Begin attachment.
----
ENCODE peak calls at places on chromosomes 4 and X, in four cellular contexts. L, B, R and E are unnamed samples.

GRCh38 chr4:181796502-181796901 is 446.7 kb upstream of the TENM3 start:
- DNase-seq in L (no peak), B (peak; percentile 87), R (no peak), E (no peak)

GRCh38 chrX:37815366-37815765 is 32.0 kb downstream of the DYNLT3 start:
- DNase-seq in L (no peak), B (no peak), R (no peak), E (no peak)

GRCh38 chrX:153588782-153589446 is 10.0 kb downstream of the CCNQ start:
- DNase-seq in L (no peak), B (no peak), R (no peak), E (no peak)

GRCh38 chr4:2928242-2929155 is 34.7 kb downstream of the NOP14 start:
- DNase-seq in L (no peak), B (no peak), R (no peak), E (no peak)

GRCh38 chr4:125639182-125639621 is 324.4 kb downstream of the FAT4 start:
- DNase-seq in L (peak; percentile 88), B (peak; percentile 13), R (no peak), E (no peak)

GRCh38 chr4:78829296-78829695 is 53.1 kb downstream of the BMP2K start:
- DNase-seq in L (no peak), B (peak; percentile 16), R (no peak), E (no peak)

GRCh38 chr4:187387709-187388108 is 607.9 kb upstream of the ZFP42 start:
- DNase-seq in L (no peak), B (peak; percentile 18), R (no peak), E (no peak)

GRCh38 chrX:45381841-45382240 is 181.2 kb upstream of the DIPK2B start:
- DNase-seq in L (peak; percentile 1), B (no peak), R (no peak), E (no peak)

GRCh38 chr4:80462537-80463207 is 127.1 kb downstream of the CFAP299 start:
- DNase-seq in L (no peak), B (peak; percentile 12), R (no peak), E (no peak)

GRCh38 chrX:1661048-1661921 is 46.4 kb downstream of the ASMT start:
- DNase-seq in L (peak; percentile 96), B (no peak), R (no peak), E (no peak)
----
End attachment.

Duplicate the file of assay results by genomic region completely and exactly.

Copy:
ENCODE peak calls at places on chromosomes 4 and X, in four cellular contexts. L, B, R and E are unnamed samples.

GRCh38 chr4:181796502-181796901 is 446.7 kb upstream of the TENM3 start:
- DNase-seq in L (no peak), B (peak; percentile 87), R (no peak), E (no peak)

GRCh38 chrX:37815366-37815765 is 32.0 kb downstream of the DYNLT3 start:
- DNase-seq in L (no peak), B (no peak), R (no peak), E (no peak)

GRCh38 chrX:153588782-153589446 is 10.0 kb downstream of the CCNQ start:
- DNase-seq in L (no peak), B (no peak), R (no peak), E (no peak)

GRCh38 chr4:2928242-2929155 is 34.7 kb downstream of the NOP14 start:
- DNase-seq in L (no peak), B (no peak), R (no peak), E (no peak)

GRCh38 chr4:125639182-125639621 is 324.4 kb downstream of the FAT4 start:
- DNase-seq in L (peak; percentile 88), B (peak; percentile 13), R (no peak), E (no peak)

GRCh38 chr4:78829296-78829695 is 53.1 kb downstream of the BMP2K start:
- DNase-seq in L (no peak), B (peak; percentile 16), R (no peak), E (no peak)

GRCh38 chr4:187387709-187388108 is 607.9 kb upstream of the ZFP42 start:
- DNase-seq in L (no peak), B (peak; percentile 18), R (no peak), E (no peak)

GRCh38 chrX:45381841-45382240 is 181.2 kb upstream of the DIPK2B start:
- DNase-seq in L (peak; percentile 1), B (no peak), R (no peak), E (no peak)

GRCh38 chr4:80462537-80463207 is 127.1 kb downstream of the CFAP299 start:
- DNase-seq in L (no peak), B (peak; percentile 12), R (no peak), E (no peak)

GRCh38 chrX:1661048-1661921 is 46.4 kb downstream of the ASMT start:
- DNase-seq in L (peak; percentile 96), B (no peak), R (no peak), E (no peak)